WEBES synchronizes its entity data with SIM, but it does this through telepathy or some other magic, I couldn't find out how it's done and if it can be forced (and nobody replied to me in the forums to help me...). Restarting desta doesn't do the trick.... the real trick is actually waiting, sometimes for a loooooong time, until your server appears as a managed entity. I suggest you wait until the next day.
Once your server is in WEBES, run evweb (see above) and confirm that there's a subscription named HPWEBES_*. You need to have one, else hardware events will not be caught by WEBES and forwarded to RSP...
5. Generate test events to confirm it actually work
Generate a test event with EMS:
# /etc/opt/resmon/lbin/send_test_event ia64_corehw
...then cross your fingers, hoping it will be reported. The following should happen:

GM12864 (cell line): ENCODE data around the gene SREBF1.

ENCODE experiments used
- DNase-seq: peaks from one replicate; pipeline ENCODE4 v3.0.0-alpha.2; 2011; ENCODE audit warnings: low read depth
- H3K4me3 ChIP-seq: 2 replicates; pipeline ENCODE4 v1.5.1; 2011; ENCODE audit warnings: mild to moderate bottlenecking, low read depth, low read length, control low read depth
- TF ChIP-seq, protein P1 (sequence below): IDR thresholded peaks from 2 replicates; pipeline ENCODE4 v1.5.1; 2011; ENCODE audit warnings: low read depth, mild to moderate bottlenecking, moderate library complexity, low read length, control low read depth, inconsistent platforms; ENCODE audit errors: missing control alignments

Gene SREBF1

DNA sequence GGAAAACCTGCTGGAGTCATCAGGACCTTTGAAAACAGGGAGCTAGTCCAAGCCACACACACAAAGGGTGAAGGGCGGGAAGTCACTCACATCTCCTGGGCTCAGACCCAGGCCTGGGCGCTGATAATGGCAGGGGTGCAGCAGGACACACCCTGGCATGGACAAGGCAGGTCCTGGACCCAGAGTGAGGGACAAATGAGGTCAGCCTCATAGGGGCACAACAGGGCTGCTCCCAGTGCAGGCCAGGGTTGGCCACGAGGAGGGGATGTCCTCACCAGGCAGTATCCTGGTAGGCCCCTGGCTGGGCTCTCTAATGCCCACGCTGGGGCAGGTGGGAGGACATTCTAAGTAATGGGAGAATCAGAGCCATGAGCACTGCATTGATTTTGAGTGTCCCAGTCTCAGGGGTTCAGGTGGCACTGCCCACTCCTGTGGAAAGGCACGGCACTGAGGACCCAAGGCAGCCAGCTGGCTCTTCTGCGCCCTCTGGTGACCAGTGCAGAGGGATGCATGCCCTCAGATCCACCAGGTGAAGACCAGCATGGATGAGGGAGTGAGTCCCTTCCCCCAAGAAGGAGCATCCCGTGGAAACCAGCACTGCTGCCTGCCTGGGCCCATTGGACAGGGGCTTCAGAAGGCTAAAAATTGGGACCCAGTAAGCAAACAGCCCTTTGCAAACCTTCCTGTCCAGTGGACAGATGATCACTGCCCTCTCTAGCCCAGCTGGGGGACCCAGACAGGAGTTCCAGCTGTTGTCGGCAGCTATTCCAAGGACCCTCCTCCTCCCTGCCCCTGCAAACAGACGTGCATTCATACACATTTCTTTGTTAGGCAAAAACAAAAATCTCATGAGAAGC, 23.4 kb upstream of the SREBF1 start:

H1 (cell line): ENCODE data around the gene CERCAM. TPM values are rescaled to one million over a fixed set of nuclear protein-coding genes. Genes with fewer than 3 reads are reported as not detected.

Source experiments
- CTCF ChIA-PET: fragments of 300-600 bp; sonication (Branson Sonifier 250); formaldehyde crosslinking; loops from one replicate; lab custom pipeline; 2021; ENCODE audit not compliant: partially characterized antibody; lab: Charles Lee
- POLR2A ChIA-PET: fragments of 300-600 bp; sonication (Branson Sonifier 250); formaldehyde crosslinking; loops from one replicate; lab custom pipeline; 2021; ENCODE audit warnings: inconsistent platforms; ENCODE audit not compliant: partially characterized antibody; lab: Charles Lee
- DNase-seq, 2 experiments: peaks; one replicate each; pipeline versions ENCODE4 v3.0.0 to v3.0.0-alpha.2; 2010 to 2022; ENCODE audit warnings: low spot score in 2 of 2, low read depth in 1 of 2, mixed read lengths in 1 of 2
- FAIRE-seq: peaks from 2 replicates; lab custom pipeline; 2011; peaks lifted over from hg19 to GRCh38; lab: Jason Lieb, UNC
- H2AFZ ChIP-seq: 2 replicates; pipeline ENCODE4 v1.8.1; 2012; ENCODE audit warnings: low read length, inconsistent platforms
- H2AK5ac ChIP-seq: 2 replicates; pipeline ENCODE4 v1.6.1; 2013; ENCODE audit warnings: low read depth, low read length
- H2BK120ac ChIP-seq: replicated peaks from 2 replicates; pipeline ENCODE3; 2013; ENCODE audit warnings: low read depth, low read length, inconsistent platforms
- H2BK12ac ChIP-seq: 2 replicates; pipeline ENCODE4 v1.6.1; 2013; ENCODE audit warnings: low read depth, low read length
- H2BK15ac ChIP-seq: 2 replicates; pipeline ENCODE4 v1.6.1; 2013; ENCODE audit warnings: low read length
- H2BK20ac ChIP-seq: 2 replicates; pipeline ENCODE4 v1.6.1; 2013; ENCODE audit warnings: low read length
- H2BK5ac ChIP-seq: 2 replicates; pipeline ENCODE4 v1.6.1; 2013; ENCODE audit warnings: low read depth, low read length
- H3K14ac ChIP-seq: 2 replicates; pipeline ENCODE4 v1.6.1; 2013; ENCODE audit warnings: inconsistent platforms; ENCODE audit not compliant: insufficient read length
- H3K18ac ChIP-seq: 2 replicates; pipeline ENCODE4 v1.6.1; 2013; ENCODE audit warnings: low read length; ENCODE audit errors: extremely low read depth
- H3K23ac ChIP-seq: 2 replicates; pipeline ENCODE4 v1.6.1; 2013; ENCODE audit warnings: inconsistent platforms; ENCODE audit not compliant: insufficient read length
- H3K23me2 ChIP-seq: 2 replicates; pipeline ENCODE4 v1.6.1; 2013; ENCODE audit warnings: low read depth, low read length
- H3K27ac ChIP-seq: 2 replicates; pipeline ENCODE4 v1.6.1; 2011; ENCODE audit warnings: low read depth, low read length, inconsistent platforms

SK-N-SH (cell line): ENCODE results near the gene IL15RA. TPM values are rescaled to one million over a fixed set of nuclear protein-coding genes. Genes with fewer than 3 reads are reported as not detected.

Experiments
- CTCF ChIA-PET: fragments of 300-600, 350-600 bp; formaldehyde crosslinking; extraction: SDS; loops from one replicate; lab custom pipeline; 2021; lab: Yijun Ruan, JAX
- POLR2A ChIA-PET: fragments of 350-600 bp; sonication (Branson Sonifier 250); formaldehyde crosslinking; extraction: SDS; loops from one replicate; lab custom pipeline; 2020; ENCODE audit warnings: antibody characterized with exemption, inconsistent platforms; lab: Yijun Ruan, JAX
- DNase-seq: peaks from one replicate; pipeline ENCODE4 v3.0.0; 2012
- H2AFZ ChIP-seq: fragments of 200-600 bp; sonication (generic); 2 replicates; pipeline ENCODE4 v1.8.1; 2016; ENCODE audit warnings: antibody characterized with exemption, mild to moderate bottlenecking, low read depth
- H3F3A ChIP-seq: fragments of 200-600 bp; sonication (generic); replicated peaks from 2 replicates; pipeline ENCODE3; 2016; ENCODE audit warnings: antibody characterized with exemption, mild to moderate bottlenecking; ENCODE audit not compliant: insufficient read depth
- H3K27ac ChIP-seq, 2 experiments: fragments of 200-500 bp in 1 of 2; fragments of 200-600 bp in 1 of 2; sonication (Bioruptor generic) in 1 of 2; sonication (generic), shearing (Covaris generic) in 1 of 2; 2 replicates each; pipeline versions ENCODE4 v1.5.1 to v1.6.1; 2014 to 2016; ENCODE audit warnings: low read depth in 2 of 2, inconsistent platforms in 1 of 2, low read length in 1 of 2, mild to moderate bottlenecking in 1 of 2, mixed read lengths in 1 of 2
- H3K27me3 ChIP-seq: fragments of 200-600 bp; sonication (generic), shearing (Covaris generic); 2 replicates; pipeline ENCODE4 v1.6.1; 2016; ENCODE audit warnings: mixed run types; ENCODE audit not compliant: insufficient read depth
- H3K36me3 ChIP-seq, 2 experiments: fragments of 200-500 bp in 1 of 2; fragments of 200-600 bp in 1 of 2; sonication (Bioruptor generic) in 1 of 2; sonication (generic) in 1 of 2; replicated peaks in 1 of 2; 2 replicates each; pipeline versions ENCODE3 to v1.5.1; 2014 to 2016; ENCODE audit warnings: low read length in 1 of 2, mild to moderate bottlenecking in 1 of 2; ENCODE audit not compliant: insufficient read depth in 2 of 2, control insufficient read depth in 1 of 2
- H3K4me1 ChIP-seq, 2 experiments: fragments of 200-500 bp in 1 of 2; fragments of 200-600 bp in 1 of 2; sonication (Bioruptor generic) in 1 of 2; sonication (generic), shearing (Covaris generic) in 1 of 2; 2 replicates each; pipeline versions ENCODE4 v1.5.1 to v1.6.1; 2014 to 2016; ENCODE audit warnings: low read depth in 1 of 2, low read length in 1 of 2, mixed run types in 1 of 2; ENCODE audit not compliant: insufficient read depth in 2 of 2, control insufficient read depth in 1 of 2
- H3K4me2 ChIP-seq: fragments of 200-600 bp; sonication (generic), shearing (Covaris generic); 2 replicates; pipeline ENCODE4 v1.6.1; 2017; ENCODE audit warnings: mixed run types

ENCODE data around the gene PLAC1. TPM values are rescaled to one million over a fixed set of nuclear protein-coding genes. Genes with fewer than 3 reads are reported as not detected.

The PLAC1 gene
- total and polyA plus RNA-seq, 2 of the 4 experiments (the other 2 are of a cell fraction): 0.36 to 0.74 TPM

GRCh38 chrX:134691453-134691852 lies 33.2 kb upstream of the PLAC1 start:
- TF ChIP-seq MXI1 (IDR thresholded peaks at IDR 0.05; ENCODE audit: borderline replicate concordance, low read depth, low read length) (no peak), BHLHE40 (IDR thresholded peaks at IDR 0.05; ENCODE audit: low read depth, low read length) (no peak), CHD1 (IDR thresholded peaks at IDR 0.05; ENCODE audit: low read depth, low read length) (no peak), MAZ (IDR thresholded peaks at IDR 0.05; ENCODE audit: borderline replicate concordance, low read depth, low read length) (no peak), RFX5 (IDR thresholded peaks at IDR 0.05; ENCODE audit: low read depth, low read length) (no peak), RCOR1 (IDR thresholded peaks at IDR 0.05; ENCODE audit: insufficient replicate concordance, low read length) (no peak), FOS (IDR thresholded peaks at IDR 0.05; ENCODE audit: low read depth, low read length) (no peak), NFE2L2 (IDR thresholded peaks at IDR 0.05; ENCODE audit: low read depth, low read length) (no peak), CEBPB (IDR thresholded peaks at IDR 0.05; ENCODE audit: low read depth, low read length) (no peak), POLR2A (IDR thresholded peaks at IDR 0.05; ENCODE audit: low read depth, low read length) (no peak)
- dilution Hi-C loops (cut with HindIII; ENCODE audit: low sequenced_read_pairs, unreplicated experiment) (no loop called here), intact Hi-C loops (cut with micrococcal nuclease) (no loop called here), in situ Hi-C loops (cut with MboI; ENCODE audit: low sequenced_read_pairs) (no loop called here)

a) the event will be shown in SIM, in the event tab of the server (this is what the SIM WEBM suscription is used for)
b) the event will be trapped by WEBES, and sent to ISEE (this is what the WEBES WBEM subscription is used for)
c) ISEE will send the event to HP, and you'll see in the server event log messages such as A service incident has been reported (this is what all the entitlement hassle is used for)
If you went down to step c, you're done. If it didn't work, go to step 1 and start again. I had to to this quite a few times. There's an old song in Quebec French named "refelemele". It basically means "doittomeagain". Chances are you'll be singing this along for a few days.
Monday, February 9, 2009